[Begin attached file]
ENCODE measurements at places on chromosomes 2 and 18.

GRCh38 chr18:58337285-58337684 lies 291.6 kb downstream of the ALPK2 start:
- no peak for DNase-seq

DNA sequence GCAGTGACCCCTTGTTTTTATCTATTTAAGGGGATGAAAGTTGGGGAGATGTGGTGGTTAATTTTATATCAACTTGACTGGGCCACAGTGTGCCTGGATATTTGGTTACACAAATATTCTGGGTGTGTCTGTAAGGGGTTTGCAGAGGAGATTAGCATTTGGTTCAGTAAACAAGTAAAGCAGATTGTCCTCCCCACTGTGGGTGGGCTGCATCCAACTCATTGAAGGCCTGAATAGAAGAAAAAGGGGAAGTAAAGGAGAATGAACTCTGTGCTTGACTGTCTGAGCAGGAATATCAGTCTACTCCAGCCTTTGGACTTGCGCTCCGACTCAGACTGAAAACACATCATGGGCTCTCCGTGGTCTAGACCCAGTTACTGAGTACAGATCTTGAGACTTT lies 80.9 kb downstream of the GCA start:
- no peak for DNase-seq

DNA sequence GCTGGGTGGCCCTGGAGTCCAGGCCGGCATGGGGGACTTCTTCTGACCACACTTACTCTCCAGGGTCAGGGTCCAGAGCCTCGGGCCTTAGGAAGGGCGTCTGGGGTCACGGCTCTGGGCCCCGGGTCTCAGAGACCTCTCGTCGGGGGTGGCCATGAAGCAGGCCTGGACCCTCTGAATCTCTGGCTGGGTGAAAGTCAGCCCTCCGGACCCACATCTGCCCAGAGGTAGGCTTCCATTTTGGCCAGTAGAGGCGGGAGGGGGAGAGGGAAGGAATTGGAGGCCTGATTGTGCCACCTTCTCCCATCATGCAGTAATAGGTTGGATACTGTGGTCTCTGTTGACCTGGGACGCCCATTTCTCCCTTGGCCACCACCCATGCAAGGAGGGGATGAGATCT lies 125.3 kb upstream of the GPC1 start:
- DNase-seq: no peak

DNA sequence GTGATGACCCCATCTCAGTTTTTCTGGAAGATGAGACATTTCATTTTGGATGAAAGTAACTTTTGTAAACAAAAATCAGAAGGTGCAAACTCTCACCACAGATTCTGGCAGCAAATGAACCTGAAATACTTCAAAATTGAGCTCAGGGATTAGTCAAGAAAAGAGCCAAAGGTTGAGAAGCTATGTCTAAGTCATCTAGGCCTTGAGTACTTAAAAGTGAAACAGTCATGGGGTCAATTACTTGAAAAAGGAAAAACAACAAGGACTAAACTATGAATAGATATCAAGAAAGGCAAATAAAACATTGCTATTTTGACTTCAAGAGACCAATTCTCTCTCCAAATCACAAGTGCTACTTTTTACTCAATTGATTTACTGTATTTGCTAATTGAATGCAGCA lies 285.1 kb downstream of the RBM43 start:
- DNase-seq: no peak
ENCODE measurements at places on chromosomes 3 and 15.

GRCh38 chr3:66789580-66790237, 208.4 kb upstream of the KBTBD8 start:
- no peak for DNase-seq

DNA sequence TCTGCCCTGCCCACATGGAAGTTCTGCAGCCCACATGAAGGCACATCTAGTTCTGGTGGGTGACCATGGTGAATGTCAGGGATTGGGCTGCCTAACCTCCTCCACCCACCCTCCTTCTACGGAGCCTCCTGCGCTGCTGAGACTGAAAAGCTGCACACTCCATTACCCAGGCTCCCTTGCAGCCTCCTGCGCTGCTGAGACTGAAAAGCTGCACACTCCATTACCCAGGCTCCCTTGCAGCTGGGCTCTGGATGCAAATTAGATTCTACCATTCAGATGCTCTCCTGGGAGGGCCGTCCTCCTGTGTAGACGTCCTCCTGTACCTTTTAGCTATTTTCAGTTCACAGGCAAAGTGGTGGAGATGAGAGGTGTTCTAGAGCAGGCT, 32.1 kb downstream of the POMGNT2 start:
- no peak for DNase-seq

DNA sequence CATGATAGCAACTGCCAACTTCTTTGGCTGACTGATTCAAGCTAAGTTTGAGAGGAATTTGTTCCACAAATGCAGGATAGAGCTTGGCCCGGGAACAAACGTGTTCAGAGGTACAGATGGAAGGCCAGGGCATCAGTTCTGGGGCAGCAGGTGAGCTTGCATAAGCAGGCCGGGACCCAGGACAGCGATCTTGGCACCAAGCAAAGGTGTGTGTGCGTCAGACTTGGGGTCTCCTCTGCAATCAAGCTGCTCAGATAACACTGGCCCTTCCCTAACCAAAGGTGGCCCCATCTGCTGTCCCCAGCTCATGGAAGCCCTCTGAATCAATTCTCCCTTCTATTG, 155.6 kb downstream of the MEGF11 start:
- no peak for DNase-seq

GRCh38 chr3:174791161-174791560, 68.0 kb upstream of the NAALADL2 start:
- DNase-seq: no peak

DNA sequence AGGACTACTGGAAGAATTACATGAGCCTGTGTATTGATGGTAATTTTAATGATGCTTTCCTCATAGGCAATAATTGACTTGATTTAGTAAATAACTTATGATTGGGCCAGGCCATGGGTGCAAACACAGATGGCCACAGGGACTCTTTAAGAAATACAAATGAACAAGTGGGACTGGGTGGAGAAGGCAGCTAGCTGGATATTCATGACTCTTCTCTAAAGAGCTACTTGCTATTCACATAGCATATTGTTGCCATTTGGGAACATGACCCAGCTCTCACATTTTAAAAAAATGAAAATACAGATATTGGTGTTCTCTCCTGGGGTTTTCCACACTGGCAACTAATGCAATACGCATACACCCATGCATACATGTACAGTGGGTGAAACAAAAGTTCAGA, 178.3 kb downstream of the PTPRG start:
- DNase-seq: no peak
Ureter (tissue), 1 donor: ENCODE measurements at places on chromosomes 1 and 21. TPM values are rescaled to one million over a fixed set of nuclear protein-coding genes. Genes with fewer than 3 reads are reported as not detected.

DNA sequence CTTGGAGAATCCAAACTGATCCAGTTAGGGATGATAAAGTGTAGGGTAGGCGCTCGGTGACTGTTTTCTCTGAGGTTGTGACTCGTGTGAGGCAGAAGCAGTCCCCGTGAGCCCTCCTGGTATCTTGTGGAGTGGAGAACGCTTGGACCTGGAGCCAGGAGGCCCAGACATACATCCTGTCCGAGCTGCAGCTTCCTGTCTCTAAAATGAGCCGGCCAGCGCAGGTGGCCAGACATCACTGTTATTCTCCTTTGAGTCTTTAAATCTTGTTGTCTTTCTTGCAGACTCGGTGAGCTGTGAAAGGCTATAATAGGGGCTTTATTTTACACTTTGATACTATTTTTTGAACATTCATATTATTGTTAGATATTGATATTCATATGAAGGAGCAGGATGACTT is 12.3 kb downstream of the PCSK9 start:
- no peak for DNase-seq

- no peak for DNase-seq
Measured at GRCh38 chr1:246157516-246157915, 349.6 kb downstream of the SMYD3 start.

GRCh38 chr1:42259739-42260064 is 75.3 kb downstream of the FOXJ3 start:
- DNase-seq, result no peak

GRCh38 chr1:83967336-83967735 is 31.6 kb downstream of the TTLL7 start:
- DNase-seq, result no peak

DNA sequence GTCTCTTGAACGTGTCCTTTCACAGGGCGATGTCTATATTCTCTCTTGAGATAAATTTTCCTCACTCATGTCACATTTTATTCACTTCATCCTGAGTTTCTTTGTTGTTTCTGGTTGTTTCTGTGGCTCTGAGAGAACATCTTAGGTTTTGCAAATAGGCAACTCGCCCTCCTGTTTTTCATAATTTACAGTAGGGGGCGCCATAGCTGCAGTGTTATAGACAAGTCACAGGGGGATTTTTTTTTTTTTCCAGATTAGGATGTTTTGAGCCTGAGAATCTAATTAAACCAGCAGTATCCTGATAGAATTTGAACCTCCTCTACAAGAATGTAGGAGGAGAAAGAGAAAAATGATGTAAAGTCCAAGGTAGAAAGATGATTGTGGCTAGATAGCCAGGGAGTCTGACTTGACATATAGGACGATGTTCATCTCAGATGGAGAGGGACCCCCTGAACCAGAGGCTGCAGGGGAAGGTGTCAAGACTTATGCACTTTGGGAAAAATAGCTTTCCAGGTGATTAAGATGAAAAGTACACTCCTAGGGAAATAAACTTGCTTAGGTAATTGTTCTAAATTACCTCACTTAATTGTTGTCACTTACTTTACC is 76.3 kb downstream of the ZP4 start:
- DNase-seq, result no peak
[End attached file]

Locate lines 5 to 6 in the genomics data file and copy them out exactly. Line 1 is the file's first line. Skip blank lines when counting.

- no peak for DNase-seq

DNA sequence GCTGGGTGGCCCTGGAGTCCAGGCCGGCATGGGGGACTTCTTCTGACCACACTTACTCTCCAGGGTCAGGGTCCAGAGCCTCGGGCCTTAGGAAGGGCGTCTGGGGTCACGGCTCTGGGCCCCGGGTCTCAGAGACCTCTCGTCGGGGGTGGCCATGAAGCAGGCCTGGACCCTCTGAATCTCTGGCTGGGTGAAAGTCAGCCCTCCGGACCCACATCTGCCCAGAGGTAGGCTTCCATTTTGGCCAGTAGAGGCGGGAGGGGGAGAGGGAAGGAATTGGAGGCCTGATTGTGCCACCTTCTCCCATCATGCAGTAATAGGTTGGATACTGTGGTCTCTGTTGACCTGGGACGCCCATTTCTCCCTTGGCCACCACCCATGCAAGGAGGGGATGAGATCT lies 125.3 kb upstream of the GPC1 start: